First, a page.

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K-State Today

November 4, 2011



Conserving our future: K-State researcher to present information on CRP decisions and changing agricultural landscape

By Communications and Marketing

The Conservation Reserve Program will be the topic of a presentation by a Kansas State University agricultural economics researcher for the department of geography colloquium series.

Russell Graves, research associate in agricultural economics, will present "The Conservation Reserve Program and the Changing Kansas Agricultural Landscape" at 3:30 p.m. Friday, Nov. 11, in 132 Seaton Hall.

Charles Martin, interim head of the geography department, said the research Graves will present is funded by the National Science Foundation, and is part of a joint project between K-State and the University of Kansas, "Biofuels and Climate Change: Farmers' Land-Use Decisions."

Since the Conservation Reserve Program came to be in 1985, Graves said the program has been utilized by approximately one-third of all Kansas landowners. The state will have more than 2.3 million acres of Conservation Reserve Program land expiring from 10-year set-aside contracts between 2009-2013, the third highest total in the country.

"As part of a large National Science Foundation grant program involving researchers from K-State and KU, I have been involved in a major land-use survey of 10,000 Kansas farmers regarding their land-use decision-making practices," Graves said. "One aspect of the survey addressed considerations for conservation practices, and in particular, decision-making practices related to expiring CRP contracts."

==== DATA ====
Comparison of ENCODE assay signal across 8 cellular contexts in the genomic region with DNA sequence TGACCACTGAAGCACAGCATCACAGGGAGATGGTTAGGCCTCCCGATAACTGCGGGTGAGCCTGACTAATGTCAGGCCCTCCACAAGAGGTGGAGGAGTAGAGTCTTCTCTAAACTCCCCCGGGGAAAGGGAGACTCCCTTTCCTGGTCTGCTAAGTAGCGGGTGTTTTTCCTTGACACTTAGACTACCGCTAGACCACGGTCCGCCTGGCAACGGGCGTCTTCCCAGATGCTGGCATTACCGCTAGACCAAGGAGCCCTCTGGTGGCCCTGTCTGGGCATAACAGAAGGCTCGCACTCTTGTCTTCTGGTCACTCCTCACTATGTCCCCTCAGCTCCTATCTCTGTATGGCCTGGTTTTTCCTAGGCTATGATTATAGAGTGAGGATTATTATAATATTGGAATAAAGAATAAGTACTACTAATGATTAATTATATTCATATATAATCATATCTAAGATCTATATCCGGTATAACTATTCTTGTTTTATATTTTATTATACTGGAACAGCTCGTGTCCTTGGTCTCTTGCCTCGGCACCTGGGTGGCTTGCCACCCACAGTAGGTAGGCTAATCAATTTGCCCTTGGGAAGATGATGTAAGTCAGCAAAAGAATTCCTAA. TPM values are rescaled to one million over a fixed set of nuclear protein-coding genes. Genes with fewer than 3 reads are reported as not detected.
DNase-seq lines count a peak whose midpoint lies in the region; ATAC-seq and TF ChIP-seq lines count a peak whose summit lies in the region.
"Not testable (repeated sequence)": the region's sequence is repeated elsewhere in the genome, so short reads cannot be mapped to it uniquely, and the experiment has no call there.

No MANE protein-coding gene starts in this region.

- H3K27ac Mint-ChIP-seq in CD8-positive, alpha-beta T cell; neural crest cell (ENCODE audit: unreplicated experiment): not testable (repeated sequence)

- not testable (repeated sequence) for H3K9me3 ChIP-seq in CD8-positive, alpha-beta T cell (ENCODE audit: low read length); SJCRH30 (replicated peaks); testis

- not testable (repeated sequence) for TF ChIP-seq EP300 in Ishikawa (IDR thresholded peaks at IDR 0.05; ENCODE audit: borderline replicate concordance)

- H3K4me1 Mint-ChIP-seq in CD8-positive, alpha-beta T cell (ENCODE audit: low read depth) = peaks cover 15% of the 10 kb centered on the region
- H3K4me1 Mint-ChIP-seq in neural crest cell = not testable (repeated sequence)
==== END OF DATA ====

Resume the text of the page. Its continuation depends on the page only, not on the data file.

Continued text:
As the program presents a steady source of income, especially as farmers become more elderly or as production costs continue to increase, Graves said that a number of landowners will choose to renew their expired contracts. Emerging markets for cellulosic feedstocks, such as corn stover, sweet sorghum and switch grass, may provide an alternative land-use option for those Kansas farmers faced with an expiring Conservation Reserve Program contract.

"Agriculture has long been viewed as an important part of the Kansas economy, so anything that affects the agricultural landscape is of interest to many Kansans," Martin said. "Since Kansas State University is a land-grant institution, it has a long tradition of education and research in agriculture, such as the work Russell is doing."

Graves' research interests include Conservation Reserve Program decision-making practices, especially related to potential biofuel productions, as well as changing irrigation practices in southwest Kansas. Graves, who earned his doctorate in geography from the University of Wisconsin-Madison, grew up in Chapman, Kan.